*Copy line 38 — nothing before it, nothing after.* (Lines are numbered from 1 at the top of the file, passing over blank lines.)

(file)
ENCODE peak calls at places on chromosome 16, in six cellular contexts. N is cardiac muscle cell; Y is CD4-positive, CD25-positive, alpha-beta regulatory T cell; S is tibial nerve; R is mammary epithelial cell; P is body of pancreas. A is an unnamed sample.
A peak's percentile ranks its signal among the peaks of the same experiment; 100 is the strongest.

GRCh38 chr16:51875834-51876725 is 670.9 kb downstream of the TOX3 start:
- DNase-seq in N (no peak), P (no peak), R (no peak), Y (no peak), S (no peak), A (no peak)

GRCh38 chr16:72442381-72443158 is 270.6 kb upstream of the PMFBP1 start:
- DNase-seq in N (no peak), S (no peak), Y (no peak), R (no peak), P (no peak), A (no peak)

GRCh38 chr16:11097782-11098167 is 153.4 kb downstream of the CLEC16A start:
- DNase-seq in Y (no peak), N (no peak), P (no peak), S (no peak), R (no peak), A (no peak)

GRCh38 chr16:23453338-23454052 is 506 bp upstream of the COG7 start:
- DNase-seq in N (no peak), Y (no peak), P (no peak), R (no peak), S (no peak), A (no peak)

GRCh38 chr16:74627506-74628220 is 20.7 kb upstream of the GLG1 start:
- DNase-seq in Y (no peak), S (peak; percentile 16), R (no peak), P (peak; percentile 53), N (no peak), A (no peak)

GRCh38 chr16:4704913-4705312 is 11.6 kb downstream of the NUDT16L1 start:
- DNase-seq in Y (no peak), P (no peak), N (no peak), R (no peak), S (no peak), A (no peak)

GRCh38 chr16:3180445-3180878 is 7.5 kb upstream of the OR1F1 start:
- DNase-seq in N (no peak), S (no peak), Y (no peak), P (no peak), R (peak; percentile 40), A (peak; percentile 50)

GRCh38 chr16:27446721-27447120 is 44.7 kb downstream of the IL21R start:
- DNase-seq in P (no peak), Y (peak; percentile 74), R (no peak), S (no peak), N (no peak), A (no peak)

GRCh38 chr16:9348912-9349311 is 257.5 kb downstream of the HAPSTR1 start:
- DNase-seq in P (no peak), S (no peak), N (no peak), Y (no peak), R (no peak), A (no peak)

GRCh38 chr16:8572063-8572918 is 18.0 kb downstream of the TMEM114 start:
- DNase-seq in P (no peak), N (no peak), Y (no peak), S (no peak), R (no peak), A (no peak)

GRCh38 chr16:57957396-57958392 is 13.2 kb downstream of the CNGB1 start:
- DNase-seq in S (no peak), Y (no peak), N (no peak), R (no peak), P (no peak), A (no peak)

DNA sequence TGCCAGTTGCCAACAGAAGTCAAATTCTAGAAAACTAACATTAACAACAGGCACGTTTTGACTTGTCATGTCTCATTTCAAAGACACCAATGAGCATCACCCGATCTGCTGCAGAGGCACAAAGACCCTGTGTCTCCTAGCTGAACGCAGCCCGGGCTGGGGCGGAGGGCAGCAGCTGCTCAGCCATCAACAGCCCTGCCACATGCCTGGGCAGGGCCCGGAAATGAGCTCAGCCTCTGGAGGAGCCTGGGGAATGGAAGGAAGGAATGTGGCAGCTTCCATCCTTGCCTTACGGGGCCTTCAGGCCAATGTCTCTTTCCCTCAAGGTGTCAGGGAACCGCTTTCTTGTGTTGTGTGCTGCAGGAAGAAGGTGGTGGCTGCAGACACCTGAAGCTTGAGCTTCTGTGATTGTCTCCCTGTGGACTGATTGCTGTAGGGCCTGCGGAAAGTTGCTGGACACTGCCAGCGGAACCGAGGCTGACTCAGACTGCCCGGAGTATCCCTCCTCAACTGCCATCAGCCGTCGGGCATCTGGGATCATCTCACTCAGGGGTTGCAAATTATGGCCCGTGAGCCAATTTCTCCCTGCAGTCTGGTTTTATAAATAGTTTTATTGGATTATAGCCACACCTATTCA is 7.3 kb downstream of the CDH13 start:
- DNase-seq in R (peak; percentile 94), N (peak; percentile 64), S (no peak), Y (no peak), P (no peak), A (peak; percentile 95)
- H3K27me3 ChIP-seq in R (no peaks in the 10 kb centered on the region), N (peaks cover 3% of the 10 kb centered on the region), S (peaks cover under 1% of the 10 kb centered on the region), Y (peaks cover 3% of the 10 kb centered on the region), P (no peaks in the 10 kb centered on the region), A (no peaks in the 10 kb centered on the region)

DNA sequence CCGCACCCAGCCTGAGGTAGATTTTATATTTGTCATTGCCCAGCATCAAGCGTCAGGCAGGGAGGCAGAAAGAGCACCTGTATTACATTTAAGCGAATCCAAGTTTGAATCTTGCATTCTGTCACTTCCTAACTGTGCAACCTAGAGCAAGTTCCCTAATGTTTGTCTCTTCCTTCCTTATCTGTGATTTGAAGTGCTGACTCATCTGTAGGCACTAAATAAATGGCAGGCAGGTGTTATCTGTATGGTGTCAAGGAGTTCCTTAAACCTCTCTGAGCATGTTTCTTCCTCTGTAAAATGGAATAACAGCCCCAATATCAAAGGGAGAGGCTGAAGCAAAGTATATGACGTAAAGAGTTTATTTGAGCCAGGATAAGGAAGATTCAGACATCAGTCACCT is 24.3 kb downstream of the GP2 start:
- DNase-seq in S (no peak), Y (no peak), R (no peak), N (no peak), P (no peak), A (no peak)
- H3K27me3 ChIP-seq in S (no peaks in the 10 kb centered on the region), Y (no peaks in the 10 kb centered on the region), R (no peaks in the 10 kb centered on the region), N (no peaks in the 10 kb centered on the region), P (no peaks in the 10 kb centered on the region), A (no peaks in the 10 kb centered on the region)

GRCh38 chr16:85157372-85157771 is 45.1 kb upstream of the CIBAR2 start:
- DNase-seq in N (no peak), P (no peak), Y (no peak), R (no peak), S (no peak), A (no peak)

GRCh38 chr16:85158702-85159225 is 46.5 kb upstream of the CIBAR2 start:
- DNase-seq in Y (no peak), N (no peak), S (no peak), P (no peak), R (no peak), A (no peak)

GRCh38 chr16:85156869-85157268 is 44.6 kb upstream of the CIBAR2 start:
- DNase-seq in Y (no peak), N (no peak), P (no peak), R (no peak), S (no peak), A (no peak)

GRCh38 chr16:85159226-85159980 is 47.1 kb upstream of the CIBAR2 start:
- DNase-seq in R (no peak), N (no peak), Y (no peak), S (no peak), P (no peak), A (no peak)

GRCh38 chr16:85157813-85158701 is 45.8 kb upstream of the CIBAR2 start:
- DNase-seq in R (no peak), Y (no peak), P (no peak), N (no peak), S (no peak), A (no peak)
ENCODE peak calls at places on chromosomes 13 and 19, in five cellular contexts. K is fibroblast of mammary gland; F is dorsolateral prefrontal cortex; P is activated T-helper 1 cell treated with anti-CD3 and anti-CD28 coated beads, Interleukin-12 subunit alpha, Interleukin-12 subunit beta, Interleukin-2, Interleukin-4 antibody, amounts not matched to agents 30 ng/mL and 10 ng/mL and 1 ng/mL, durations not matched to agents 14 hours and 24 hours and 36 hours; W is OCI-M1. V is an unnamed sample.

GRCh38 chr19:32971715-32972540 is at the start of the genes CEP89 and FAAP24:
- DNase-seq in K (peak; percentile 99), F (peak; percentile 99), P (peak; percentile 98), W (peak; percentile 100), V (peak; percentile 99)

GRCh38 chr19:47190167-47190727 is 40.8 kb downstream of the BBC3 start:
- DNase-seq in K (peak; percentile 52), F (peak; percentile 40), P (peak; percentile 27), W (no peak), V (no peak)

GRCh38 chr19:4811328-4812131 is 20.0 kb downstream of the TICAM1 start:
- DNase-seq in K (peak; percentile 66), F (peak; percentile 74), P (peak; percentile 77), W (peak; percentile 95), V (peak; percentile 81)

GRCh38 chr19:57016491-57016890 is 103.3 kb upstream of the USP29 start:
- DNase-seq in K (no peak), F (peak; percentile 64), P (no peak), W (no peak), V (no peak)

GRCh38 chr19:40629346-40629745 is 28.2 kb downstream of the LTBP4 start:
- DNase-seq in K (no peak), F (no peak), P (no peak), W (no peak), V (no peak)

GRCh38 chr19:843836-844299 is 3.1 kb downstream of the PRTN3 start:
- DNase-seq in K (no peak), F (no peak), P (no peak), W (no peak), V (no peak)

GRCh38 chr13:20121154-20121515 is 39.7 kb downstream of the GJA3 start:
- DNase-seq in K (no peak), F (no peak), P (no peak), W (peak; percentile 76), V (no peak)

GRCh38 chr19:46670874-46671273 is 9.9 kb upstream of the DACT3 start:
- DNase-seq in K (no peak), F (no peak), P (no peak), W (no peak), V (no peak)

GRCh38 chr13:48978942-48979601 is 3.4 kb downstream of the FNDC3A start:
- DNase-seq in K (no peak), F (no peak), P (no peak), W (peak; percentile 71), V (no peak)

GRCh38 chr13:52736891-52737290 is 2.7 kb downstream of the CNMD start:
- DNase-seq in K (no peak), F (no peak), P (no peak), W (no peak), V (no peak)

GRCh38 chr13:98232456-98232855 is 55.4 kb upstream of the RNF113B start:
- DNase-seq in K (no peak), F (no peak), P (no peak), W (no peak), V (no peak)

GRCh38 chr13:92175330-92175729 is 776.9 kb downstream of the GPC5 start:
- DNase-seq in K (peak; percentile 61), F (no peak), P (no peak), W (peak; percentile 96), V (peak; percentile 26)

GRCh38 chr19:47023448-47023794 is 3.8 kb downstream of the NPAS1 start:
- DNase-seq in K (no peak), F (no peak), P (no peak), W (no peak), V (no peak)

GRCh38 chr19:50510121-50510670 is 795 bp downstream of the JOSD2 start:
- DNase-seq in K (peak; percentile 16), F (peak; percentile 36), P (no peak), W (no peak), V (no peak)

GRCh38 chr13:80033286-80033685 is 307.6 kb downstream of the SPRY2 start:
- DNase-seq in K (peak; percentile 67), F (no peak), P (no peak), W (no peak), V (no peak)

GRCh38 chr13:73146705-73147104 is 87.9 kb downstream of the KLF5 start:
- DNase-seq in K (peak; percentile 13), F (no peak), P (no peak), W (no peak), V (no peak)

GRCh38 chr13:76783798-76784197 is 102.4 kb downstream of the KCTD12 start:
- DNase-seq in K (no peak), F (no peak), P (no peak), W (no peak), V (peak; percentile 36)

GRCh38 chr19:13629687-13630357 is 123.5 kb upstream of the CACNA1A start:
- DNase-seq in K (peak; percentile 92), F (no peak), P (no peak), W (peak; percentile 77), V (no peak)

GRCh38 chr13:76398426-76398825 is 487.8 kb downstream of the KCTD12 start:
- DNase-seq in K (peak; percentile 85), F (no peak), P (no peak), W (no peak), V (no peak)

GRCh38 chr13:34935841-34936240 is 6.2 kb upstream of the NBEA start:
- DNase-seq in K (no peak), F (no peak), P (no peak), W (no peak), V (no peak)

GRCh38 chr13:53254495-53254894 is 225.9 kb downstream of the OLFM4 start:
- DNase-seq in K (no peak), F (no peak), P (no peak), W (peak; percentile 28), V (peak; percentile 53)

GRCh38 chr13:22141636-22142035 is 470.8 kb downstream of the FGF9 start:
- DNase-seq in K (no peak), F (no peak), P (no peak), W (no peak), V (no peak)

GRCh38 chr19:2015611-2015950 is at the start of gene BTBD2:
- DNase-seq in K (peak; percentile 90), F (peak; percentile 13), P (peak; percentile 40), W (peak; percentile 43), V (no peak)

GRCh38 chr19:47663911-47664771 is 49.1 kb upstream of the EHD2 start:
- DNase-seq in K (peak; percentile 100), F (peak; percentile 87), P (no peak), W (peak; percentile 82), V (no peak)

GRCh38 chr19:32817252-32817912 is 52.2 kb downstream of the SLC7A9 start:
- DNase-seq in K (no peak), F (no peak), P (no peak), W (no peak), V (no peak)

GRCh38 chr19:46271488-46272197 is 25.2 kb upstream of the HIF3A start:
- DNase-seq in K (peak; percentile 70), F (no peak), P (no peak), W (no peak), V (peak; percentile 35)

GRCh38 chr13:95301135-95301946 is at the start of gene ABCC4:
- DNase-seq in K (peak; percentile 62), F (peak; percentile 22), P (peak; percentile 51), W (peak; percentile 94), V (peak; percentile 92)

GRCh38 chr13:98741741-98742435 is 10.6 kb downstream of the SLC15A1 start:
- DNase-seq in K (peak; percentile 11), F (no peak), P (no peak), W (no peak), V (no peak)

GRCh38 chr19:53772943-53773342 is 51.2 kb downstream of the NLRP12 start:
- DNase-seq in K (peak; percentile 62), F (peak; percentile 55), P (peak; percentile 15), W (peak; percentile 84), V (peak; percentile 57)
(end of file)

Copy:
- DNase-seq in R (no peak), N (no peak), Y (no peak), S (no peak), P (no peak), A (no peak)